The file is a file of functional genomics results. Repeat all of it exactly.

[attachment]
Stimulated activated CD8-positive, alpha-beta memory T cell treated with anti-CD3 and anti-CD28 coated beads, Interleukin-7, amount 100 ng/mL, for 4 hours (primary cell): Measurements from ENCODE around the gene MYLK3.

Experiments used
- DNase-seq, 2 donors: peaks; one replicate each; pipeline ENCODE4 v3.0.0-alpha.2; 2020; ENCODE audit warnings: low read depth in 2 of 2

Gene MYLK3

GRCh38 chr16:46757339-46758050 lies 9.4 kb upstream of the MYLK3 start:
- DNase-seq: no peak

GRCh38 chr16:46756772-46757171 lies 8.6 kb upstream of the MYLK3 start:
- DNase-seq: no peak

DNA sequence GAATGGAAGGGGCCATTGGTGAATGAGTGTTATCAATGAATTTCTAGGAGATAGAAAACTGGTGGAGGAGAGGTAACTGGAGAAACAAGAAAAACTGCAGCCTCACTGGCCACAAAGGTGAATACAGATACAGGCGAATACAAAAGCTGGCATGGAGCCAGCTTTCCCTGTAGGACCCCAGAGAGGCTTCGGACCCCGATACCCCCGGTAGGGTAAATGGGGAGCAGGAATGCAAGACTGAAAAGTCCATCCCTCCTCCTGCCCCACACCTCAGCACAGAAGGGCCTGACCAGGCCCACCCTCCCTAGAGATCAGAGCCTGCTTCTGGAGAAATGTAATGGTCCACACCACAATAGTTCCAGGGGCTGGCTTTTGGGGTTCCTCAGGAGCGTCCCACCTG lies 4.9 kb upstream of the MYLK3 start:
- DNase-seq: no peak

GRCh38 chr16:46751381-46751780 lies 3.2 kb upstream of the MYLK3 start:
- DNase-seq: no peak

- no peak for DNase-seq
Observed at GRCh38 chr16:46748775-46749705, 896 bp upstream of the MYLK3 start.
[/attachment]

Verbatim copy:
Stimulated activated CD8-positive, alpha-beta memory T cell treated with anti-CD3 and anti-CD28 coated beads, Interleukin-7, amount 100 ng/mL, for 4 hours (primary cell): Measurements from ENCODE around the gene MYLK3.

Experiments used
- DNase-seq, 2 donors: peaks; one replicate each; pipeline ENCODE4 v3.0.0-alpha.2; 2020; ENCODE audit warnings: low read depth in 2 of 2

Gene MYLK3

GRCh38 chr16:46757339-46758050 lies 9.4 kb upstream of the MYLK3 start:
- DNase-seq: no peak

GRCh38 chr16:46756772-46757171 lies 8.6 kb upstream of the MYLK3 start:
- DNase-seq: no peak

DNA sequence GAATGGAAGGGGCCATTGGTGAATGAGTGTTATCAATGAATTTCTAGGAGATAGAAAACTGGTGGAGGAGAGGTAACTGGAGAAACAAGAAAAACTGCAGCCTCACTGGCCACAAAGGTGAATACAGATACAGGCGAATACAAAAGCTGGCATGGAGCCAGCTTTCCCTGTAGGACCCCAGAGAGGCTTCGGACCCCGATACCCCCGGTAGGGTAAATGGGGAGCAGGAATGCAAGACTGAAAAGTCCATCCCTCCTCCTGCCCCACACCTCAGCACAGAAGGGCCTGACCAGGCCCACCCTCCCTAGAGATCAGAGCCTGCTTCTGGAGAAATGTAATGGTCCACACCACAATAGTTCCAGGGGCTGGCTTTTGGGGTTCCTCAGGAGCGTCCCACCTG lies 4.9 kb upstream of the MYLK3 start:
- DNase-seq: no peak

GRCh38 chr16:46751381-46751780 lies 3.2 kb upstream of the MYLK3 start:
- DNase-seq: no peak

- no peak for DNase-seq
Observed at GRCh38 chr16:46748775-46749705, 896 bp upstream of the MYLK3 start.